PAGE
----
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Cooperation between the Nordic countries and Japan in advanced ice sheet and glacier modeling

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Please use this identifier to cite or link to this item:http://hdl.handle.net/2115/47648

Title: Cooperation between the Nordic countries and Japan in advanced ice sheet and glacier modeling
Authors: Greve, Ralf Browse this author →KAKEN DB
Zwinger, Thomas Browse this author
Issue Date: 31-Oct-2011
Citation: 北方圏の環境研究に関するシンポジウム. 2011年10月31日(月). 北海道大学学術交流会館 小講堂. Northern Environmental Research Symposium (Hokkaido-Finland Days: A Bridge for Northern Cooperation). Monday, 31 October, 2011. Hokkaido University Conference Hall.
Abstract: An ice sheet is a grounded ice body with an area greater than 50,000 km2. The only current ice sheets on Earth are in Antarctica and Greenland, while during the maximum of the last glacial period about 21,000 years ago the Laurentide ice sheet covered much of Canada and North America, the Fennoscandian ice sheet covered northern Europe and the Patagonian ice sheet covered southern South America. Smaller grounded ice bodies, depending on their size, are termed ice caps or glaciers, their number exceed 100,000, and they exist on all continents. Ice sheets, ice caps and glaciers feature gravity-driven free surface flow (“glacial flow”), controlled by pressure, internal stresses, temperature and basal friction. Since the late 1970s, numerical modeling has become established as an important technique for the understanding of ice dynamics. Ice sheet, ice cap and glacier models are particularly relevant for predicting their possible response to climate change and consequent sea level rise, and thus a number of such models have been developed over the years. Recent observations actually suggest that ice dynamics could play a crucial role in predicting future sea level rise under global warming conditions. Despite this great relevance, ice sheet and glacier modeling is still heavily underrepresented within the domestic and international climatology communities, compared to the large efforts made into atmosphere and ocean research. The need for further research into the matter was even explicitly stated in the Fourth Assessment Report (AR4) of the United Nations Intergovernmental Panel on Climate Change (IPCC): “Dynamical processes related to ice flow not included in current models but suggested by recent observations could increase the vulnerability of the ice sheets to warming, increasing future sea level rise. Understanding of these processes is limited and there is no consensus on their magnitude.” (IPCC 2007). In this talk, recent and ongoing collaborative efforts between the Nordic countries (in particular Finland, Norway, Sweden and Denmark) and Japan on ice sheet, ice cap and glacier modeling will be reviewed. This includes the application of models of various complexities to problems of past, present and future states and changes (including response to global warming) of the Antarctic and Greenland ice sheets, the Austfonna ice cap on Svalbard and a crater glacier in Kamchatka.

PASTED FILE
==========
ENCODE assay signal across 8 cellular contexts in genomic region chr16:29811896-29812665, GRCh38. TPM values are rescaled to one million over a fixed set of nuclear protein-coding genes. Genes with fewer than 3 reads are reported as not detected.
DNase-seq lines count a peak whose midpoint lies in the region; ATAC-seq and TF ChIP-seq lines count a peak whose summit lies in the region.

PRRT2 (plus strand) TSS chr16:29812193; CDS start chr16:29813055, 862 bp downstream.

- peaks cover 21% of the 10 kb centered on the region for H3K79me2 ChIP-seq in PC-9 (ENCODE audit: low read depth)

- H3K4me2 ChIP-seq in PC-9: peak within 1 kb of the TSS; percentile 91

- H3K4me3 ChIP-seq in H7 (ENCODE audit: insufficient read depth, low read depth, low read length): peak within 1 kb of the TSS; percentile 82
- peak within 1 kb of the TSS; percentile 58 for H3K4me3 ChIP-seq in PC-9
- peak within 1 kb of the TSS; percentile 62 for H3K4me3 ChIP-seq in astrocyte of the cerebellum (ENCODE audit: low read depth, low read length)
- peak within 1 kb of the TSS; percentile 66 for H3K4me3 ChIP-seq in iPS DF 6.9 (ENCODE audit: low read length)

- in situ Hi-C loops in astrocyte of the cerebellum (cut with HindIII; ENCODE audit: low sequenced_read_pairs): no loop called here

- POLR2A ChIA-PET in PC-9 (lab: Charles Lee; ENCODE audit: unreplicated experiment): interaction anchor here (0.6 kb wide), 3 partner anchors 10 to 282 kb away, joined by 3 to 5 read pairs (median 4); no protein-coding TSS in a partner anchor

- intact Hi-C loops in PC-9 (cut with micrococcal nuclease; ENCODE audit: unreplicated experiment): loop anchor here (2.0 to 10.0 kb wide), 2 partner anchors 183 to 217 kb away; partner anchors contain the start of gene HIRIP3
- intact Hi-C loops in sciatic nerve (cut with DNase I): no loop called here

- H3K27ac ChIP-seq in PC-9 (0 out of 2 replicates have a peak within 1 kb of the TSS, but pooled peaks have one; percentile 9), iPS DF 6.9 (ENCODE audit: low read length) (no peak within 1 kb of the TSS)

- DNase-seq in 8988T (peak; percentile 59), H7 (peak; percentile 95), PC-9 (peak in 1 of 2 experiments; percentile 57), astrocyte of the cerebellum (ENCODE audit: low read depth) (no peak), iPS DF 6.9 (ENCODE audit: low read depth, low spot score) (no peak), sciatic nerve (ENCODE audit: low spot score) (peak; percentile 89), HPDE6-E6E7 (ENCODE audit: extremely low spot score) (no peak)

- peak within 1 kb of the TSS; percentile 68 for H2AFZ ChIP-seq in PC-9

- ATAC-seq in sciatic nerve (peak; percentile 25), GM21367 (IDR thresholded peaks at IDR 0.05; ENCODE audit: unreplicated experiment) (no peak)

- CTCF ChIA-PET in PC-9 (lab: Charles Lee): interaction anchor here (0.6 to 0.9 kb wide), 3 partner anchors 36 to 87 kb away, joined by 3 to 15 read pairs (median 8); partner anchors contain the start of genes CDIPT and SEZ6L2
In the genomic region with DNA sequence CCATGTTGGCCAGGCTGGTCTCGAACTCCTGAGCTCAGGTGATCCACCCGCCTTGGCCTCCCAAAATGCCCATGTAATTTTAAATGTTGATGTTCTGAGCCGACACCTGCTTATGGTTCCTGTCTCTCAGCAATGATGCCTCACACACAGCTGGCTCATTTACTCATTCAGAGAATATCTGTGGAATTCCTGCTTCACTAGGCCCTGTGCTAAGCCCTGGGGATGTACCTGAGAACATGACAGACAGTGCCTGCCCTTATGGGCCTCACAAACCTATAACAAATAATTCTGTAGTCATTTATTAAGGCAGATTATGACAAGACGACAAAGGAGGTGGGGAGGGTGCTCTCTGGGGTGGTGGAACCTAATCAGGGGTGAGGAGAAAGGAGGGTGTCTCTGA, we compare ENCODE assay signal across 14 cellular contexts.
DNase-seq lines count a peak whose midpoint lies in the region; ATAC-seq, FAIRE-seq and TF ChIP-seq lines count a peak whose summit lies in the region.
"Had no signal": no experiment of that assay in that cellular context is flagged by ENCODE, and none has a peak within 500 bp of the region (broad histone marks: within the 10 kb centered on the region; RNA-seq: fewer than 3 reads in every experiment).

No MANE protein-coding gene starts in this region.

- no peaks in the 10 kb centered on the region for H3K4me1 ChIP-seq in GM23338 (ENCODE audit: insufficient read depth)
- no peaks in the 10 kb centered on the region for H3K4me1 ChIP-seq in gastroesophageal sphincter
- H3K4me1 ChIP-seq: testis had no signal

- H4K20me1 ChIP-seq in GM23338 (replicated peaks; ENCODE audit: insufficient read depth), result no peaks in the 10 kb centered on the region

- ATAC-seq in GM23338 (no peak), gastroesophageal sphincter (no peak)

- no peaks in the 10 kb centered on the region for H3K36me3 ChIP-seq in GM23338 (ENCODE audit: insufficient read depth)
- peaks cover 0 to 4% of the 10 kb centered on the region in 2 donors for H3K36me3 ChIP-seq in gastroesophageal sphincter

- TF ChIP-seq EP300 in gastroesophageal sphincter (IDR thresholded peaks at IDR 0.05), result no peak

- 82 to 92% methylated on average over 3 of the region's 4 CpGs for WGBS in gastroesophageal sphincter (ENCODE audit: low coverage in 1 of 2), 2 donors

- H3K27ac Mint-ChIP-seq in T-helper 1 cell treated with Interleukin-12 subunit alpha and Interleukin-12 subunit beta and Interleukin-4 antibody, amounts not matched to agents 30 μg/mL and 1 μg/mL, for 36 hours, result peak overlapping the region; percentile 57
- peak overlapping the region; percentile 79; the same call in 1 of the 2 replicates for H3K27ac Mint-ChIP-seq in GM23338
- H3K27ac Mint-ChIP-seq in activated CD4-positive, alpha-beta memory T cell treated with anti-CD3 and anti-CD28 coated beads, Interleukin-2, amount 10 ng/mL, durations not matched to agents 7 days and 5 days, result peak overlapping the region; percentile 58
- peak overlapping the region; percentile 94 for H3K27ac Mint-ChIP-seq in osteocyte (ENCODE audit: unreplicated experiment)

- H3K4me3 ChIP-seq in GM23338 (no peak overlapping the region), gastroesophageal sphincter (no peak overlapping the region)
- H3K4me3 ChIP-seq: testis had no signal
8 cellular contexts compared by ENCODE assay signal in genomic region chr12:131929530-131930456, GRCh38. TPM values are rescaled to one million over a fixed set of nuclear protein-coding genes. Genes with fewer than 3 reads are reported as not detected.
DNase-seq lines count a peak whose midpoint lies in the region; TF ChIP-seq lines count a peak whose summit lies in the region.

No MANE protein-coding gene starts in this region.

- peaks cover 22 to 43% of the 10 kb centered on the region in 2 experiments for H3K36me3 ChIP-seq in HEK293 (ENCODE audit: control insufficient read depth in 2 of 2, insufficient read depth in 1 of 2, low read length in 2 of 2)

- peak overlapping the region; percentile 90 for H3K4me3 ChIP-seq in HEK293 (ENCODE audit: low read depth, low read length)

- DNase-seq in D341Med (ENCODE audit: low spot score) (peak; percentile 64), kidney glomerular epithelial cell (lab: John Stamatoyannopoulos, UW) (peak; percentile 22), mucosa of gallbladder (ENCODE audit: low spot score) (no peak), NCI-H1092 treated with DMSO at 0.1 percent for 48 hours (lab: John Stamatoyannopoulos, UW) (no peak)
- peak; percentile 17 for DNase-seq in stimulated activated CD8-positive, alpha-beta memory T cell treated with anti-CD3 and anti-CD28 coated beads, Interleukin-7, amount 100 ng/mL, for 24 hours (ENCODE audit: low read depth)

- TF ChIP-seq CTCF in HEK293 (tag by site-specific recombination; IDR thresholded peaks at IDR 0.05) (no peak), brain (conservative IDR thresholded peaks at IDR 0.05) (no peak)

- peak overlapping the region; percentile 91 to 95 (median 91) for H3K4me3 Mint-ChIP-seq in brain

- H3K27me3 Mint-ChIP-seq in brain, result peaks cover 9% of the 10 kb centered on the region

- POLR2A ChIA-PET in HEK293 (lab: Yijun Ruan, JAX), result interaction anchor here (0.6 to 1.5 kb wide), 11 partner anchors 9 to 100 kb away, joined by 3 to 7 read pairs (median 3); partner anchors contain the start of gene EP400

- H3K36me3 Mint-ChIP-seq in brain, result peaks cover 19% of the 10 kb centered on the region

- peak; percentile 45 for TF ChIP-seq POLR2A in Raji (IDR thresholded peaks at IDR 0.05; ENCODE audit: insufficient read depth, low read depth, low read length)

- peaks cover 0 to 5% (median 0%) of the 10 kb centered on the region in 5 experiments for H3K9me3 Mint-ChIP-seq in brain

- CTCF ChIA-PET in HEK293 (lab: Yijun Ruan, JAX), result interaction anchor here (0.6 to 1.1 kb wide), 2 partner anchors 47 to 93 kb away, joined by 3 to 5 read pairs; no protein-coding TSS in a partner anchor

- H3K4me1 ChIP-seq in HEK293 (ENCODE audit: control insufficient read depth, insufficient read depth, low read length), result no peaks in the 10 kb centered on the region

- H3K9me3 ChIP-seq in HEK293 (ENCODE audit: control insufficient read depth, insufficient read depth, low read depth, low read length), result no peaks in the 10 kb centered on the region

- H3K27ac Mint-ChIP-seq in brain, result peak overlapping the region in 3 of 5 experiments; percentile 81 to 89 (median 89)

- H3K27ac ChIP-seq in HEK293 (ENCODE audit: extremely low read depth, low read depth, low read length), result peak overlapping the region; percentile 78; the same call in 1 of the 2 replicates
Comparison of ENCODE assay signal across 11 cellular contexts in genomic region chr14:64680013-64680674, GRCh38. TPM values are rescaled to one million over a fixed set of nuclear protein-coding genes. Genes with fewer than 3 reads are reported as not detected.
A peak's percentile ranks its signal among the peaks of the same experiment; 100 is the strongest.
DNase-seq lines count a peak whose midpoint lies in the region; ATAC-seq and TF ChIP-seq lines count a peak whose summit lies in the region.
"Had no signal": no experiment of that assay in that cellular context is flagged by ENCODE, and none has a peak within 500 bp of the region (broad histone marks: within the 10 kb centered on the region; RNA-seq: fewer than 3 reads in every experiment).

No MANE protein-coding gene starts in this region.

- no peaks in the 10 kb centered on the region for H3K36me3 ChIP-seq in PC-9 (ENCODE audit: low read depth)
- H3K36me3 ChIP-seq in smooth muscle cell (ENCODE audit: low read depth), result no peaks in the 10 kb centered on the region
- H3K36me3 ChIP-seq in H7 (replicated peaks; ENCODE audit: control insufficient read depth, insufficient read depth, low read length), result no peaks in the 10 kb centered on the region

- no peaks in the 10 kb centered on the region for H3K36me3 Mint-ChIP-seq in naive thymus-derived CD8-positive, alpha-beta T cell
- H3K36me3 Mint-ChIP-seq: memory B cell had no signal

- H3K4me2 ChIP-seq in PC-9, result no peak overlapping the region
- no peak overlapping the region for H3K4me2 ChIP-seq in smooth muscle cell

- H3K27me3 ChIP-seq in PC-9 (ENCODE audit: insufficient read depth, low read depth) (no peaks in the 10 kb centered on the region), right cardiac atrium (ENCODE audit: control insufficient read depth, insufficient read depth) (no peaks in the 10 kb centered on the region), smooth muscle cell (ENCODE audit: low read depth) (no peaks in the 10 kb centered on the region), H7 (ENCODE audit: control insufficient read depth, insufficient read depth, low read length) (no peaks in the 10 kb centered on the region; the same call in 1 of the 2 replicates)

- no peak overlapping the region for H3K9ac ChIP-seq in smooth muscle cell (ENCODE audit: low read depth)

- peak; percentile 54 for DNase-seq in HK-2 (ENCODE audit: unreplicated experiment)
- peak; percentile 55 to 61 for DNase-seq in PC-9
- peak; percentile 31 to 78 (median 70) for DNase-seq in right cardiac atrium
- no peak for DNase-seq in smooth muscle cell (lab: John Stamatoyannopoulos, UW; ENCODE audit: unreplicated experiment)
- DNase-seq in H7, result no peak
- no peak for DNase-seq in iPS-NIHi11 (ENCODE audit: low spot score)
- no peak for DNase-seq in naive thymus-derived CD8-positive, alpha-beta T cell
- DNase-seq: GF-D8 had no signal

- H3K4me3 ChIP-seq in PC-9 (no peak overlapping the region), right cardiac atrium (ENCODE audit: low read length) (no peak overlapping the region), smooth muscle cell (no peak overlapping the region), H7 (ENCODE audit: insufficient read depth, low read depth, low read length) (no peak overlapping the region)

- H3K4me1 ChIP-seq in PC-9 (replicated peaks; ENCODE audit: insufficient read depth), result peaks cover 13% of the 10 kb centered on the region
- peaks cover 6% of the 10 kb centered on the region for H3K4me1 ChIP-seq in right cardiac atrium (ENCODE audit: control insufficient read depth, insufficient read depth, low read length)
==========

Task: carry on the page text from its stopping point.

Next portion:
Description: video file: Simulation of Austfonna using SICOPOLIS V3.0 / Thorben Dunse
Session 1: Ice and Climate Change
Conference Name: Northern Environmental Research Symposium
北方圏の環境研究に関するシンポジウム
Conference Place: Sapporo
札幌
Type: conference presentation
URI: http://hdl.handle.net/2115/47648
Appears in Collections:北海道大学サステナビリティ・ウィーク2011 (Sustainability Weeks 2011) > 北方圏の環境研究に関するシンポジウム (Northern Environmental Research Symposium : Hokkaido-Finland Days: A Bridge for Northern Cooperation)

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